Camberwell Girls Grammar School
The planning was required to facilitate and support multiple learning settings encompassing singular activities, project-based groups, single classes, multiple class groups and full-school gatherings.
All learning areas are interconnected and designed around a Learning Commons. Classrooms can be opened into duplex configurations or extended further into the central space. The Common areas permit multiple configurations for learning and include IT zones, wet areas and strong connections to outdoor areas. The Library area is located within the ground floor Common and was purposefully left open and accessible.
The Discovery Centre – a space where ‘art meets science’ – is an important statement in both design and curriculum terms; the egg-shaped element reinforces the school’s commitment to higher learning and provides the focal point of both the campus and the design theme.
The project employs timber in numerous applications. The two-storey volume of the Discovery Centre uses vertical columnar fins of laminated White Cyprus, which provide a visual connection to the surrounding trees and appear to ‘hold’ horizontal boards of Silver Top Ash in place. Stained marine grade plywood sits between the lowest Ash boards and the heads of the glazing. Veneered Brims Board particle board provides sheet cladding externally also, while decking and landscape elements are made from Spotted Gum, and screen and seating elements from Yellow Stringybark.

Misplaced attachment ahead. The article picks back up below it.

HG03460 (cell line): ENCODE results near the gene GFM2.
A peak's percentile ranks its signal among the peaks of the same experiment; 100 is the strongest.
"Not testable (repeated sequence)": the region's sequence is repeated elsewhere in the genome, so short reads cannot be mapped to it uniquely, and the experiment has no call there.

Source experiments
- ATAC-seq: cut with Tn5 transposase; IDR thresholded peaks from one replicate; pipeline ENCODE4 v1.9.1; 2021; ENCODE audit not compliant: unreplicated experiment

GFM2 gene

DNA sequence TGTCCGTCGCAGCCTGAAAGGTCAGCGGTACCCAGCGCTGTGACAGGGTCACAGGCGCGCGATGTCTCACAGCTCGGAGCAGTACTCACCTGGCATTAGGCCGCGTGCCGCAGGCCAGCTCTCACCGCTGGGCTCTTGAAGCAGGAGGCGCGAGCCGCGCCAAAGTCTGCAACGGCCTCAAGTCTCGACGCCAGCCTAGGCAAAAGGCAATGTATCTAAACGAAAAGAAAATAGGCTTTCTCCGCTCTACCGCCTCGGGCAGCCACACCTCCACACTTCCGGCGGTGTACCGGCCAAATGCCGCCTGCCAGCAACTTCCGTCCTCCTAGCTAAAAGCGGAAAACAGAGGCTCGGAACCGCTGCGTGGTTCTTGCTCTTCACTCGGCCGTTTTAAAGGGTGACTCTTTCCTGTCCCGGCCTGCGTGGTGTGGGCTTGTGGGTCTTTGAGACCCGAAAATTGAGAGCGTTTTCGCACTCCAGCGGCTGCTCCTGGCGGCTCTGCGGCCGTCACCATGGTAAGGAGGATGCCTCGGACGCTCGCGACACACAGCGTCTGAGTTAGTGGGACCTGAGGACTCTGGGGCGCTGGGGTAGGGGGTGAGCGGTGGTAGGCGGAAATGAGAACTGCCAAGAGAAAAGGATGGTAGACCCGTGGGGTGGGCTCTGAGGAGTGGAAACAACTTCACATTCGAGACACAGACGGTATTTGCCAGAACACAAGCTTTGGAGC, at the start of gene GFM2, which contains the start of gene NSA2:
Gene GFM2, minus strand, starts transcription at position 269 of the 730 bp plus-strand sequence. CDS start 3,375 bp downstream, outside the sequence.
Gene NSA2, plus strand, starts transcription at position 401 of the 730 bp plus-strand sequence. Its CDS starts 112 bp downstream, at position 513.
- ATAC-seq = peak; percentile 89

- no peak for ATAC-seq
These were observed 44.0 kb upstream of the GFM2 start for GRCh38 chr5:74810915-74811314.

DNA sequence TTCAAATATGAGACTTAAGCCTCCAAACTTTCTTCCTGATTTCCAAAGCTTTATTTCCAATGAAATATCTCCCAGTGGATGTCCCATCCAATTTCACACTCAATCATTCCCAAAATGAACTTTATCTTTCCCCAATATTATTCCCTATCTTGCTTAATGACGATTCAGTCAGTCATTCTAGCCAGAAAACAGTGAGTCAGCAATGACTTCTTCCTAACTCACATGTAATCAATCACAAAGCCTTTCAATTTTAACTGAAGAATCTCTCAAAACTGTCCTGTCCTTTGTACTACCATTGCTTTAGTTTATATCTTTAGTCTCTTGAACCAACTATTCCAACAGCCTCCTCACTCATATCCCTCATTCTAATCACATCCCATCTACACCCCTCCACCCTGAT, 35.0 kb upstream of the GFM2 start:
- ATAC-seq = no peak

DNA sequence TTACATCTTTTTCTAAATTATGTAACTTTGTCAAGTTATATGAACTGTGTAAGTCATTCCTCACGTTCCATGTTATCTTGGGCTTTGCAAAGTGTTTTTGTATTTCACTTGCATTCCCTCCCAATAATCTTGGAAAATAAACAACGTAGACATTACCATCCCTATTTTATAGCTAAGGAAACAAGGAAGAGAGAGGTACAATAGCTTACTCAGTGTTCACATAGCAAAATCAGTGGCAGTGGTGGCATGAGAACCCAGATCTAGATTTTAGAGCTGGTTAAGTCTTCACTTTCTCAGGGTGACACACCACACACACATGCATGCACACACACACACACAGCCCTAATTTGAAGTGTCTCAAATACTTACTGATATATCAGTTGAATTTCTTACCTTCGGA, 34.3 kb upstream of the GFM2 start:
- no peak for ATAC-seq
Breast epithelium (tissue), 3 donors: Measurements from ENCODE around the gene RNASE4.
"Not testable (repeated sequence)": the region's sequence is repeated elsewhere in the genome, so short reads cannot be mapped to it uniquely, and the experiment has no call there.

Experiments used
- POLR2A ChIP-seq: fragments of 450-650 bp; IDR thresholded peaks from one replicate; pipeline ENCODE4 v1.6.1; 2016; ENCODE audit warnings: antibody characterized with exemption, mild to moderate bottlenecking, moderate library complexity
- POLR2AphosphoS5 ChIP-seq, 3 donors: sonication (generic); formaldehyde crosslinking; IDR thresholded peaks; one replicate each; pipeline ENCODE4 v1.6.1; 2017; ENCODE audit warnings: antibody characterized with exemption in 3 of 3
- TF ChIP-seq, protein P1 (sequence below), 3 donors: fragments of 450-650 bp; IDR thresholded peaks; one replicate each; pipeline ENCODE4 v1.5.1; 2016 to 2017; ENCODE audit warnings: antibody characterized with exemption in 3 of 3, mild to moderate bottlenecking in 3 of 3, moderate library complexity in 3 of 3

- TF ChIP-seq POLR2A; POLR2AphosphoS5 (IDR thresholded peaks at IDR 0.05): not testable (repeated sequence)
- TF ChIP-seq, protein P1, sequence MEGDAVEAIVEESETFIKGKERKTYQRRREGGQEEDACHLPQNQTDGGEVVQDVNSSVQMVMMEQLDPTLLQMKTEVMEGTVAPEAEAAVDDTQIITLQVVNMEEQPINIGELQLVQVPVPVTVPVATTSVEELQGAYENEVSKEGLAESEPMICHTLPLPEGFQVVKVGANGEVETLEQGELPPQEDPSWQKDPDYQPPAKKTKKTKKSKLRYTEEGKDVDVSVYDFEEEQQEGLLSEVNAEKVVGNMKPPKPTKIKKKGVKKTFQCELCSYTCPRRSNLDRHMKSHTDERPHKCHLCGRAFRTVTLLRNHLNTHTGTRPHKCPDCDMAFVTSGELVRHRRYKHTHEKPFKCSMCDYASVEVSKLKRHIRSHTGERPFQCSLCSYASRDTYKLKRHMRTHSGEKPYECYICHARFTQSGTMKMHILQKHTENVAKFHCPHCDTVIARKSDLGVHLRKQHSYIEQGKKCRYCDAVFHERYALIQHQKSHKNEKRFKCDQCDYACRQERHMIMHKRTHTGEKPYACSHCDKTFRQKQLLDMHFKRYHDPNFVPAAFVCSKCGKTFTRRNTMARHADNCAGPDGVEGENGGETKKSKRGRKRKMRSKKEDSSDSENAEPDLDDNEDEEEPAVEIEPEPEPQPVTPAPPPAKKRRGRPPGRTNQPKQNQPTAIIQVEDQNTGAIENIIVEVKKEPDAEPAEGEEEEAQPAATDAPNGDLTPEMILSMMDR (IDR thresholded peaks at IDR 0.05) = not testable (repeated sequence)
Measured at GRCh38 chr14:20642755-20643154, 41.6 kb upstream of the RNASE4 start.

Where the Discovery Centre and Library overlap in plan, the timber cladding of the egg-shaped volume extends into the interior spaces and is read as an interior surface. This ensures that the clarity of the design strategy is experienced by the building’s inhabitants. Plywood panels are used as solid balustrade and ceiling elements around the stair and underside of the mezzanine level, creating a sense that the upper floor and stair are carved from a timber solid. Other internal surfaces are clad with veneered Brims Board particle board.
Timber, in all of its applications, combines with the other materials in the Junior School’s palette (steel, metallic panel cladding, rendered masonry and aluminium window joinery) to create a sensitive, tactile building that is experienced both as a civic object from afar and a humane learning environment up close.
2008 CEFPI (International) Project of Distinction
2008 CEFPI (Australasia Chapter) Best New School/Facility Construction
2008 CEFPI (Victorian Chapter) Best New School/Facility Construction